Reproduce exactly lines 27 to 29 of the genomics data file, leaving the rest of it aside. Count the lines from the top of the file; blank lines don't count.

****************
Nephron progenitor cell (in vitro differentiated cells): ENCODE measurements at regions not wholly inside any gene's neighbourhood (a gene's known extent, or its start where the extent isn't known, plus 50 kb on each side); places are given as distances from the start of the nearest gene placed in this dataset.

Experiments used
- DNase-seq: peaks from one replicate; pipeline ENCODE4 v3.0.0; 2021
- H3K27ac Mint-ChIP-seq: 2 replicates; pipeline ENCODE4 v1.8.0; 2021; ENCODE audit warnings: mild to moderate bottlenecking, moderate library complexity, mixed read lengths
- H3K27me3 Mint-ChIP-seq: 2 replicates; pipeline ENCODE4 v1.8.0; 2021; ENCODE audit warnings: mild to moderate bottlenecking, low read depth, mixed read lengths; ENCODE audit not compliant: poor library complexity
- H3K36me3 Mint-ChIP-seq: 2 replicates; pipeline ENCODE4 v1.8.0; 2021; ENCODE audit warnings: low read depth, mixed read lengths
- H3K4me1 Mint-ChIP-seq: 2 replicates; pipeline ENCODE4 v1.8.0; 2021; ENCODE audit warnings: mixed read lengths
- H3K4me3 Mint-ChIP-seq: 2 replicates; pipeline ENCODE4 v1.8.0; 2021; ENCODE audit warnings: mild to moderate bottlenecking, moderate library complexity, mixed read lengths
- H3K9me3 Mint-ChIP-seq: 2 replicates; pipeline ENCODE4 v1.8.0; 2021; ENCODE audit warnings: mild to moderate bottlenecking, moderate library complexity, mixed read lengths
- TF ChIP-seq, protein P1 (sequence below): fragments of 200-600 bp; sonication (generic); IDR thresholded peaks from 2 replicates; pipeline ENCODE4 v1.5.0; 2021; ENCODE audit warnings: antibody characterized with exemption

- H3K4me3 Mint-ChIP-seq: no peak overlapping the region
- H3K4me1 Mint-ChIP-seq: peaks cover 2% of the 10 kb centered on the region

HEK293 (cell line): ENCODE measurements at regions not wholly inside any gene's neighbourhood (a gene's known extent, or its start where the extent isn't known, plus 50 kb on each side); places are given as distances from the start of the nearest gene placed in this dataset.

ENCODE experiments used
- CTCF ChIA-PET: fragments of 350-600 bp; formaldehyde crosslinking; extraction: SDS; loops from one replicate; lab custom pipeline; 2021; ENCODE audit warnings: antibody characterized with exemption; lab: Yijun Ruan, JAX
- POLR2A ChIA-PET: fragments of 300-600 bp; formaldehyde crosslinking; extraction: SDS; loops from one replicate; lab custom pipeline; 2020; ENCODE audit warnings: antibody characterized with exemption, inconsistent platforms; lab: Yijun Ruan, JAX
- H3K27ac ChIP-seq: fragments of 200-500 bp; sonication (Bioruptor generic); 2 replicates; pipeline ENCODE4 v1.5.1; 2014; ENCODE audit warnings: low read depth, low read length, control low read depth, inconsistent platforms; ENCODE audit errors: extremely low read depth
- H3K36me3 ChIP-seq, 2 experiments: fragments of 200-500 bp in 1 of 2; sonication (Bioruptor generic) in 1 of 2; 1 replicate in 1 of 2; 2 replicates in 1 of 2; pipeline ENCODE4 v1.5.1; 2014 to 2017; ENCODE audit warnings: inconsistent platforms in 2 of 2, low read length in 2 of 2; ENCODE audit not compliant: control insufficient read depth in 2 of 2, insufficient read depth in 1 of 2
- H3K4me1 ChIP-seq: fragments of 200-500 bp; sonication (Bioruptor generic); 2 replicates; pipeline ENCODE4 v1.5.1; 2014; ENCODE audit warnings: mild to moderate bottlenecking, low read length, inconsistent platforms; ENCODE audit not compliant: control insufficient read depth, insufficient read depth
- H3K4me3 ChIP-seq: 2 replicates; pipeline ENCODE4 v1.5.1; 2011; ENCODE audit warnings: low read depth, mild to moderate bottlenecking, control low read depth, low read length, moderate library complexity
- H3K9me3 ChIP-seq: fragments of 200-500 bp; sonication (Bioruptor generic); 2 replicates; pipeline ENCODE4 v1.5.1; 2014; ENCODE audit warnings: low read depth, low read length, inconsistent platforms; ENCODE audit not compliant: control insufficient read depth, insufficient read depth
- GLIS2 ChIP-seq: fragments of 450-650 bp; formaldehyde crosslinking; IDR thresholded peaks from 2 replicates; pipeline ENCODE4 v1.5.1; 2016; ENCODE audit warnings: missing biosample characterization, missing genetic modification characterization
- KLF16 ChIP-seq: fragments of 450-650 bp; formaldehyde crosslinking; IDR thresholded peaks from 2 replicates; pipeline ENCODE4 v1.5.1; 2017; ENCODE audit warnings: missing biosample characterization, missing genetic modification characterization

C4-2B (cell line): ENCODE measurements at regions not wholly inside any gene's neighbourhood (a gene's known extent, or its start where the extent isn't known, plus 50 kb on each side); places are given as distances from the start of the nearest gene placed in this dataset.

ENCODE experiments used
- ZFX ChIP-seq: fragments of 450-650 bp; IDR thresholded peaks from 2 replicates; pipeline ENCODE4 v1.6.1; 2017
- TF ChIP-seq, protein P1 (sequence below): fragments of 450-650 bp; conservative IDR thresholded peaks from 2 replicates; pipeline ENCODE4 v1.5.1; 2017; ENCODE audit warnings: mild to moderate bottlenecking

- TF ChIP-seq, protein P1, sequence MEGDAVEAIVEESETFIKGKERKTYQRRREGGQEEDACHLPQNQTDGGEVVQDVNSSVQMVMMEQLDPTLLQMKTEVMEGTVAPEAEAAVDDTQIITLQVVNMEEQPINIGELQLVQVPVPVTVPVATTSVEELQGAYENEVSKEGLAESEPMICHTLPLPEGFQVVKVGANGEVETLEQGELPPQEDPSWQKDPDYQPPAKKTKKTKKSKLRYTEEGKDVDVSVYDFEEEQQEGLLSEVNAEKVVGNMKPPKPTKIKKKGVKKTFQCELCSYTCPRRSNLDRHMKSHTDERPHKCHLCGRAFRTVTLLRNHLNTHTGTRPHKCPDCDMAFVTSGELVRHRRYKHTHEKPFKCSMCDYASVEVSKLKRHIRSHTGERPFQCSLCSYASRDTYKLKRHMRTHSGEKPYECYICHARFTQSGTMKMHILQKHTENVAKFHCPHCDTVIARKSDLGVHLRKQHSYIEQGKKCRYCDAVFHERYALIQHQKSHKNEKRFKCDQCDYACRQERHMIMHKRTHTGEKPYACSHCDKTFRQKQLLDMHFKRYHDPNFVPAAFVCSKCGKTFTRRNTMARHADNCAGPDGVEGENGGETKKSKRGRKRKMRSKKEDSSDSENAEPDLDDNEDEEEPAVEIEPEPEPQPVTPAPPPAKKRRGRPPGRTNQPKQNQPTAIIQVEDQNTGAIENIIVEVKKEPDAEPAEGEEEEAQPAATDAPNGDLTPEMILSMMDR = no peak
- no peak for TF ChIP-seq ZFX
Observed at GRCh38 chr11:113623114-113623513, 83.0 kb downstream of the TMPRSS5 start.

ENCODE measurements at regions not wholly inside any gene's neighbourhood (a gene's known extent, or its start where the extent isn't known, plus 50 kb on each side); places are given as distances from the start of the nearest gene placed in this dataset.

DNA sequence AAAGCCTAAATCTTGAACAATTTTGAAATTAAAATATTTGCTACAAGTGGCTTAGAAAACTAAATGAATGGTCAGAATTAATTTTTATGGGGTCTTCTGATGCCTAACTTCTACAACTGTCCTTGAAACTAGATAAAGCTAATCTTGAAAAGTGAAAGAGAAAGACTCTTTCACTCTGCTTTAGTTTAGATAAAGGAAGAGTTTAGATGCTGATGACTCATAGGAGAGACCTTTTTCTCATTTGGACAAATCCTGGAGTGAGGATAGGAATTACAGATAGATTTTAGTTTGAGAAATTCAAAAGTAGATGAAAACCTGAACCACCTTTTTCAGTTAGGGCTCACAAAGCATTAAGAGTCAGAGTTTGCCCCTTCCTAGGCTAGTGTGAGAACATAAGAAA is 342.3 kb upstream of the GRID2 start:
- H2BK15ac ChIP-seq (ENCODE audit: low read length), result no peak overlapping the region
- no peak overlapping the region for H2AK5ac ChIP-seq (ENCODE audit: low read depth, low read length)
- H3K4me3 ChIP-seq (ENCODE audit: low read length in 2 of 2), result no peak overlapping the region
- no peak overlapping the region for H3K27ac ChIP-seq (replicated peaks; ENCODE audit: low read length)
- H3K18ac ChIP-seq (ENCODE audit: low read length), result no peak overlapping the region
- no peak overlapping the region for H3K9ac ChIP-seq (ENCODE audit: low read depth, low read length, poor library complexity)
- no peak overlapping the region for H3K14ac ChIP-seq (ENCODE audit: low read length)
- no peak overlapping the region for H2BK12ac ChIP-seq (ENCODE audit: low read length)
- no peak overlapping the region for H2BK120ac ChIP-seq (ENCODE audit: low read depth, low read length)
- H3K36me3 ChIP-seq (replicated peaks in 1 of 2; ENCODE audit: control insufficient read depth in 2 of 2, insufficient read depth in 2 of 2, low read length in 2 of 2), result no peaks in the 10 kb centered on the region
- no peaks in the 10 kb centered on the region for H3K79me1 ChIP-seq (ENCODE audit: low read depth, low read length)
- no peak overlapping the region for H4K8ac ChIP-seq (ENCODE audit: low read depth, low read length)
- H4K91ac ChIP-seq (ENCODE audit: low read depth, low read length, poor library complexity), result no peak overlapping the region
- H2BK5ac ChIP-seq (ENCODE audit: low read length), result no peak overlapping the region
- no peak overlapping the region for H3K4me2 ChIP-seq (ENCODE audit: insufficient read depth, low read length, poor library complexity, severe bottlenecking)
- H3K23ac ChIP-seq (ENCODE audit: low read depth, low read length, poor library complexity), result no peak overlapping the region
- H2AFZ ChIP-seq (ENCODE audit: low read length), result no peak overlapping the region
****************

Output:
- TF ChIP-seq, protein P1 (sequence below): fragments of 450-650 bp; conservative IDR thresholded peaks from 2 replicates; pipeline ENCODE4 v1.5.1; 2017; ENCODE audit warnings: mild to moderate bottlenecking

- TF ChIP-seq, protein P1, sequence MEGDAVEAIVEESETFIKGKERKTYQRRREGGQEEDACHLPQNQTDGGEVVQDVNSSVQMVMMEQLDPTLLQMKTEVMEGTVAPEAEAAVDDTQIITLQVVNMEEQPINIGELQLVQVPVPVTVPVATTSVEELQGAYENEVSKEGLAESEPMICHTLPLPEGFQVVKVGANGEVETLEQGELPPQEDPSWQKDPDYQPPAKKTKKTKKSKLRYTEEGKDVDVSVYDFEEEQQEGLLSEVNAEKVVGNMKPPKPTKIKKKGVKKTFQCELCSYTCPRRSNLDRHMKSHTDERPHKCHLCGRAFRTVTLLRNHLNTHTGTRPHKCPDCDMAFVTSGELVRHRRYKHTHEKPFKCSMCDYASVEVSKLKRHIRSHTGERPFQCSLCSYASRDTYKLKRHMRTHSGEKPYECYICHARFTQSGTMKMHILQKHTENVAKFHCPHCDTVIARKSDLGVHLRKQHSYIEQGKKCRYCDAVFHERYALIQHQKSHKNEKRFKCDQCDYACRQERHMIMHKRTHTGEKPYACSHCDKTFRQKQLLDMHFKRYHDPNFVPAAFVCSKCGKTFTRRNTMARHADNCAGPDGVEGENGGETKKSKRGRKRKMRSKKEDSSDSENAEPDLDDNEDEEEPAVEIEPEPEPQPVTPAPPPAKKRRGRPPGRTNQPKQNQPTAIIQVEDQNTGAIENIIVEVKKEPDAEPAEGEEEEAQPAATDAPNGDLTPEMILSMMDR = no peak
- no peak for TF ChIP-seq ZFX